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It is pretty easy as the Bearing is part of the Hub so it's a matter of removing the 4 bolts that hold it to the knuckle and swap the whole thing.
I haven't personally done this to my X but I've seen the setup when I did my rear brakes.. Should be a walk in the park if you are a regular diyer.
 

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Depends on how much rust you have, You will be replacing the entire Hub combo so the only part that needs to pop off is the hub from the knuckle. Spray some penetrating lube to the back portion of the hub but if rust is too thick you will need the puller, I would use a rubber hammer first.
 

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If your question is that you need a puller to remove the bearing from the Hub carrier then depends on how you get the replacement part.. AFAIK they only sell the entire hub+bearing combo unit not the bearing by itself.
 

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Parts diagram shows the bearing by itself:

https://www.oemacuraparts.com/auto-...-automatic-engine/chassis-cat/rear-brake-scat

Due to the age of the vehicle, you will probably be dealing with rust. The removal is a 2 step operation. First you have to remove the bearing from the knuckle, then you have to remove the hub from the bearing.

Not an easy DIY project, IMO.

If you disconnect the whole assembly (Knuckle with bearing and hub) and take it to a machine shop, they can press/pull the parts and install the new bearing.
 

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Been there twice, on a 2001 back in 07, and a 2005 last year. Both were the front bearings, so I'm surprised one of your rear bearings gave out ahead of the fronts. But, the knuckle and hub is basically the same design front and rear.

Timken and NTN.
They are the oem supplier for Acura MDX bearings and if you google the proper keywords, you'll find the Timken part # which is the oem match for your 2003. The price difference for me was $42 Timken, $62 NTN and $122 Honda, and yes the NTN bearing logo and part# stamping was identical on both old and new bearing.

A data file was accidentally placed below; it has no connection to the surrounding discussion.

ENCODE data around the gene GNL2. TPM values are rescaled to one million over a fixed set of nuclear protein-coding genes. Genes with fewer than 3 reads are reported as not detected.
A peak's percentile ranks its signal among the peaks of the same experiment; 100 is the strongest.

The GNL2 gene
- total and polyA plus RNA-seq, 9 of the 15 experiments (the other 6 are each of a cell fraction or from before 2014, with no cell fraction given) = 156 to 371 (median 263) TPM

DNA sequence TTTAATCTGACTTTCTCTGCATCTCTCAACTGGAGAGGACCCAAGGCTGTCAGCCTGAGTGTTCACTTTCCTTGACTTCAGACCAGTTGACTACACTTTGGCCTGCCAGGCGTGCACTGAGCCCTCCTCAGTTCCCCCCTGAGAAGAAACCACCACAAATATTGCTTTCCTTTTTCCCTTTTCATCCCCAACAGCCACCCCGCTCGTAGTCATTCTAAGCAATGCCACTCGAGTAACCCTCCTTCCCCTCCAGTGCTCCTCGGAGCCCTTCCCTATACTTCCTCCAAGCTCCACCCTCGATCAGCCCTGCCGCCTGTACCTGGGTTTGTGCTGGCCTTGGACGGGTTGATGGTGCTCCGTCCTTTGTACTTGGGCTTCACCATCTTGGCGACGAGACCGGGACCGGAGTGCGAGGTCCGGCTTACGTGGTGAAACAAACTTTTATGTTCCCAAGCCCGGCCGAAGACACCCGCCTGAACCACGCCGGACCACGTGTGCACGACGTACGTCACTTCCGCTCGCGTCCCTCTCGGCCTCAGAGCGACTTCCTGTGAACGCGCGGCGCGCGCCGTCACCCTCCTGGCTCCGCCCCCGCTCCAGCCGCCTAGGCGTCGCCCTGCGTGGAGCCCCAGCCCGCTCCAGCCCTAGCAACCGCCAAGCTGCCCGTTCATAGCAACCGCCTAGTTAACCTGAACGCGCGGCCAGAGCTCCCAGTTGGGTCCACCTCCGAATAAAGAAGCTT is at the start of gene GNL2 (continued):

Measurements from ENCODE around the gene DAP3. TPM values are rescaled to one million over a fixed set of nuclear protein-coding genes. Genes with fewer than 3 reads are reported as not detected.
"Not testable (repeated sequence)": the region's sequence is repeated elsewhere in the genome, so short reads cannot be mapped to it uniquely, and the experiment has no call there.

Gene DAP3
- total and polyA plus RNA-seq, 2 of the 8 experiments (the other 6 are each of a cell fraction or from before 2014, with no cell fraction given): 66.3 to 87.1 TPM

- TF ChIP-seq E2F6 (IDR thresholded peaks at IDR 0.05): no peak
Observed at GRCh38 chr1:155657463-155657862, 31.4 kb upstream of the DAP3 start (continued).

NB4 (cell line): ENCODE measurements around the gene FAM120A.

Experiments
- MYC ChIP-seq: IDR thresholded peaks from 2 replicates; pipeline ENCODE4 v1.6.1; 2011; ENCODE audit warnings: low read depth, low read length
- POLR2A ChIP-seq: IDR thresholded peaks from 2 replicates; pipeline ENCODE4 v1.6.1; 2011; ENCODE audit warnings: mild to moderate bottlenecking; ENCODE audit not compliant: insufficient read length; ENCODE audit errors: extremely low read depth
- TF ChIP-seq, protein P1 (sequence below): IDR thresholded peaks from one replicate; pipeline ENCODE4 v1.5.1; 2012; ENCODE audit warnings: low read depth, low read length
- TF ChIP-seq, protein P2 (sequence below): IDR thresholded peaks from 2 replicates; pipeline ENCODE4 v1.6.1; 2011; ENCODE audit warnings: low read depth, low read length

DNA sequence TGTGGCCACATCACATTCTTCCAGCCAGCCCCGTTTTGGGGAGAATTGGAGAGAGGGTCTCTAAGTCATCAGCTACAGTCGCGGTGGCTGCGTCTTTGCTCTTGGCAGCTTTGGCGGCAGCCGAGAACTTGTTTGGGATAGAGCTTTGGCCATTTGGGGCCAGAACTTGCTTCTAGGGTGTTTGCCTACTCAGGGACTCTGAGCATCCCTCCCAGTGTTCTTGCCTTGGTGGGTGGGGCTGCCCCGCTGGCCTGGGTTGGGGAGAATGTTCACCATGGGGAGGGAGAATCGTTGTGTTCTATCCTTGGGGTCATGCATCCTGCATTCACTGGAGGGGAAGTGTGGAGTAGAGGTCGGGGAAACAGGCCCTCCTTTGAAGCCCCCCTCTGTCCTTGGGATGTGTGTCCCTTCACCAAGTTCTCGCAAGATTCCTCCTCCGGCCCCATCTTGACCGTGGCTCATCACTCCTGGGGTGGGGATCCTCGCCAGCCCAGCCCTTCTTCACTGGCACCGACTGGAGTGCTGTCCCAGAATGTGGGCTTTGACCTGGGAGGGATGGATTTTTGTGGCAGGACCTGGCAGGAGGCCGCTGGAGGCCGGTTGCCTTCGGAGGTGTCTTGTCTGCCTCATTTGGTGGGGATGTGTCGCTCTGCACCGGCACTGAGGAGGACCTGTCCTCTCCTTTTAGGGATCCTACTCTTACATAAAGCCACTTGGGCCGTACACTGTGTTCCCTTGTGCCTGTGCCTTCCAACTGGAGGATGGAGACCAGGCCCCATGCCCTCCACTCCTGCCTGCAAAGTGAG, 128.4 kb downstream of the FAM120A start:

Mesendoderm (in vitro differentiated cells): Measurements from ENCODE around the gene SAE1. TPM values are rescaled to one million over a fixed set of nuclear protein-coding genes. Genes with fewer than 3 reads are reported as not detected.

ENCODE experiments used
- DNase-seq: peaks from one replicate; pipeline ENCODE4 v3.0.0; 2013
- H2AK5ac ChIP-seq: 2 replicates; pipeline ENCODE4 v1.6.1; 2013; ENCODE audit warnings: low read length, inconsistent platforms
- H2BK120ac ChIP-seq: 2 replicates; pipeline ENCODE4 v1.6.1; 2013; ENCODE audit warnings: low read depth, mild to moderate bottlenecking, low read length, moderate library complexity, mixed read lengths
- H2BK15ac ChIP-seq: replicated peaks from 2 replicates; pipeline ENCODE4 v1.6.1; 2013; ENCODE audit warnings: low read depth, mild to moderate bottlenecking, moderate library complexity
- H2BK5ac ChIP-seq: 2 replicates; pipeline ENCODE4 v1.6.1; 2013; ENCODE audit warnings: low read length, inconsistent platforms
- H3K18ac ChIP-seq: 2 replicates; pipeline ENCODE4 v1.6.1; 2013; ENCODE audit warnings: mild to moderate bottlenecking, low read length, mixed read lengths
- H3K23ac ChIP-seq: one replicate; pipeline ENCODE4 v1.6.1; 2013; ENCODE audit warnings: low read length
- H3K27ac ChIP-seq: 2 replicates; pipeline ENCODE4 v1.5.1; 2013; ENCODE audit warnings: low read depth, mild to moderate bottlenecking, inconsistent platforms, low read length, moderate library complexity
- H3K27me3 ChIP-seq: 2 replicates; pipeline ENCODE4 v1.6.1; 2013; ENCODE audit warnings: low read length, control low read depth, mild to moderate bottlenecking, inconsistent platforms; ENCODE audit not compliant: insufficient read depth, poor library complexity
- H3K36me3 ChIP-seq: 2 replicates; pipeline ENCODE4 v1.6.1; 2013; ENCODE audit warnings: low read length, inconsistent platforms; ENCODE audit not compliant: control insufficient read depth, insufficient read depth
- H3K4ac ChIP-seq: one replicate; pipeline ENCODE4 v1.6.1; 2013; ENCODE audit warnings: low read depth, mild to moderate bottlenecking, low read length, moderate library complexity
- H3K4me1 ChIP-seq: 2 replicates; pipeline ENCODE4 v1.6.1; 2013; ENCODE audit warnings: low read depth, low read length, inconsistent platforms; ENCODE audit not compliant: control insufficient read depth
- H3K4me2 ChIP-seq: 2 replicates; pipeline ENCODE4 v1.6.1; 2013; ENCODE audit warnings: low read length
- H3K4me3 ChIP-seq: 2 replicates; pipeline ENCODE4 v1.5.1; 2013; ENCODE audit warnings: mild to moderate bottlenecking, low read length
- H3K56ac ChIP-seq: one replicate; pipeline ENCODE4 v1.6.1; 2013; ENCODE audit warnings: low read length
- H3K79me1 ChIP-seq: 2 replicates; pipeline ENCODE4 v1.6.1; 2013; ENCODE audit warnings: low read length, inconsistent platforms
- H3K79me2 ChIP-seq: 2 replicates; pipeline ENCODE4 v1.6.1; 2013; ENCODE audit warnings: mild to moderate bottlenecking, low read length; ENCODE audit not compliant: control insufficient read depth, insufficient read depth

This is was my 5th sealed bearing job among various vehicles, and the most difficult, simply due to the pressures involved in the shear size of the bearing and knuckle.

I used a Hub Tamer, and a part of the tool assembly deformed before the bearing unfroze. I upgraded to the Hub Grappler and there wasn't enough juice from the impact wrench. So I went and got the Earthquake XT and blasted it with 150psi. It was enough, but the pressure applied destroyed the largest sleeve. There was so much force involved, the bent sleeve was hot when I removed it. The bearing wouldn't move.

I gave up on the "Use this tool and you won't need to remove the knuckle or perform an alignment after bearing replacement." I know what I'm doing as I've done it several times before, but these two Acura MDX were just tough. I got a 12 ton traditional press and used the sleeves and press tools from the bearing kits and the hub came right off. So buy or rent an upright 12 ton, buy or borrow from free from an auto parts store, a bearing press kit.

That's only half the issue. The inner race will remain on the hub spindle and you'll hate yourself trying to get it off. I watched a few youtube videos, tried different strategies, and decided that using a grinder to cut a diagonal groove deep into the collar of the inner race works best, then use a chisel to hammer it sideways and the whole sleeve will bust apart from circumferential pressure. Watch a few vids and you'll see what I mean.